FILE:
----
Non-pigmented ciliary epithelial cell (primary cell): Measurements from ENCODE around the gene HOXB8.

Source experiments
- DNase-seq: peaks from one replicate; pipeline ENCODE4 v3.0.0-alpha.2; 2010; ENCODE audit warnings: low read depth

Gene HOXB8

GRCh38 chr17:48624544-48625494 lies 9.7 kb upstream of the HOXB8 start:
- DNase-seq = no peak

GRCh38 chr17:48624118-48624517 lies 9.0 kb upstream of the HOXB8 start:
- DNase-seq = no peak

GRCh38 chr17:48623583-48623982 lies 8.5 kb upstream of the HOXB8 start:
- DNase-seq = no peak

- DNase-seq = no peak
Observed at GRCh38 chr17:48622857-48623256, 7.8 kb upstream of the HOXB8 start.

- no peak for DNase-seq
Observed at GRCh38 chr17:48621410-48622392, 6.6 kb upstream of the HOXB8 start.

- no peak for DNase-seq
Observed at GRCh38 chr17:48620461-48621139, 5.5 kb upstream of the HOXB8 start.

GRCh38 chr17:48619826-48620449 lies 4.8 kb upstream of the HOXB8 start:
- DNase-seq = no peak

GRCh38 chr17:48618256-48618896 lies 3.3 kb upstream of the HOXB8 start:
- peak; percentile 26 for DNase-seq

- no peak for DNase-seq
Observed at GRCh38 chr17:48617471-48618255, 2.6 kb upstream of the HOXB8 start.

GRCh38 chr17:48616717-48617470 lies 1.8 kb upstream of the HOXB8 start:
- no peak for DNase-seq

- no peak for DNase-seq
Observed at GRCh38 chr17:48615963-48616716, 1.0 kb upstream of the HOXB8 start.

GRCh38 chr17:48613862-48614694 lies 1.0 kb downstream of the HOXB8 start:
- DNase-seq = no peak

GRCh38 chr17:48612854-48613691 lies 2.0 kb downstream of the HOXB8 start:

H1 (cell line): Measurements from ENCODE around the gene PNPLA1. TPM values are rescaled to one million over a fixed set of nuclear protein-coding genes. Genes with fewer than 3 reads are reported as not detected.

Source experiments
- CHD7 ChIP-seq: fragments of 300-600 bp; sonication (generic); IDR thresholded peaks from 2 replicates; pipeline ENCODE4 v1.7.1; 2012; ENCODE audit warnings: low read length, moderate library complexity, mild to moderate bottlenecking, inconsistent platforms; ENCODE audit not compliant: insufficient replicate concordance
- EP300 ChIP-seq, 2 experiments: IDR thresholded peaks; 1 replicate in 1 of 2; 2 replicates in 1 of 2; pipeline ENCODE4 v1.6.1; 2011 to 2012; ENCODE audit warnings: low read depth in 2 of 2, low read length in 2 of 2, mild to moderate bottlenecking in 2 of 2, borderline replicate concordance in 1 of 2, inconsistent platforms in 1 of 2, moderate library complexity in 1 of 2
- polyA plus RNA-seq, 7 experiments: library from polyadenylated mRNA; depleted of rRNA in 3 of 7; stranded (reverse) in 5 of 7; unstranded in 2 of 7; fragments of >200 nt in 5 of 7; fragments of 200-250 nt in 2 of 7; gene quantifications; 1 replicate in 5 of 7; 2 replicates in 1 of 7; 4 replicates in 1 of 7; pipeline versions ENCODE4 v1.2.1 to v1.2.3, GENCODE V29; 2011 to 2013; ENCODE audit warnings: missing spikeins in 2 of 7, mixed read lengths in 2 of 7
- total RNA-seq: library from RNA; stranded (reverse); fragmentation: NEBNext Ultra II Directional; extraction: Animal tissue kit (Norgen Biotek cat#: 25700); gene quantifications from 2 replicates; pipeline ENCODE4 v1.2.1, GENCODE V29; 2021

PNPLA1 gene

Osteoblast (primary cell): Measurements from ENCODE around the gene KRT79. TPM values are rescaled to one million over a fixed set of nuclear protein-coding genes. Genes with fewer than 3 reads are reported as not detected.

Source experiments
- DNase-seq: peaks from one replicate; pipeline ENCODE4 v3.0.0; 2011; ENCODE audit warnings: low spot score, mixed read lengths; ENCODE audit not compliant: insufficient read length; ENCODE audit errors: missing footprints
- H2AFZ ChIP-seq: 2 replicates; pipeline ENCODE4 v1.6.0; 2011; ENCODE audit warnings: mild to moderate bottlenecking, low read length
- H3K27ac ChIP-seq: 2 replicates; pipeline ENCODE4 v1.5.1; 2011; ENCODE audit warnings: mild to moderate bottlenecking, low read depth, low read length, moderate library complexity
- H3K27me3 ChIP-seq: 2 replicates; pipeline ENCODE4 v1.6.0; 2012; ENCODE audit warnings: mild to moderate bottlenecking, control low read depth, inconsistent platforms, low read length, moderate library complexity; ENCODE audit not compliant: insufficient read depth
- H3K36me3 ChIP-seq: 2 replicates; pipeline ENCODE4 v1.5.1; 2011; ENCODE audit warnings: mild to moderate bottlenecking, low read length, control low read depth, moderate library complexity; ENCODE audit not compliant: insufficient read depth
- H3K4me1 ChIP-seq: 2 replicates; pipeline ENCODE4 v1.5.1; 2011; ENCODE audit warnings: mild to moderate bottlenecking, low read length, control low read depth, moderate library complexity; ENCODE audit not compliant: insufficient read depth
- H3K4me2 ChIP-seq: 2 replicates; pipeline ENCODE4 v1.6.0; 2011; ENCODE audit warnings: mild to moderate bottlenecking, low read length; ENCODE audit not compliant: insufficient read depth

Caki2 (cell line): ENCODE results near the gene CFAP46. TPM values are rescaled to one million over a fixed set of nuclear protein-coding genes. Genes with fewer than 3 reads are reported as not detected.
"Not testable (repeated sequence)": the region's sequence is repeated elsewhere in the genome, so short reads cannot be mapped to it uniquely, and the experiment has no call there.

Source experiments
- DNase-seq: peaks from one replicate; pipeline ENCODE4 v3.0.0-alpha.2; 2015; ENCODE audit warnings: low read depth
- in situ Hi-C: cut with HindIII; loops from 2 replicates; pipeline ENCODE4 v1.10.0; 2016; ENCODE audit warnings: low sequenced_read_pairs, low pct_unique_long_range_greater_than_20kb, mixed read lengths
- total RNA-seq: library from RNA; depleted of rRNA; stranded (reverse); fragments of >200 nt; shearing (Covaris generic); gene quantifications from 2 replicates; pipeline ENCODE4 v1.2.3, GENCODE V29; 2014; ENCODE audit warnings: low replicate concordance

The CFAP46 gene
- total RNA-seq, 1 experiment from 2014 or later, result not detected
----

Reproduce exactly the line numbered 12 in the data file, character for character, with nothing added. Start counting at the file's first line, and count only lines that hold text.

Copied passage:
Observed at GRCh38 chr17:48622857-48623256, 7.8 kb upstream of the HOXB8 start.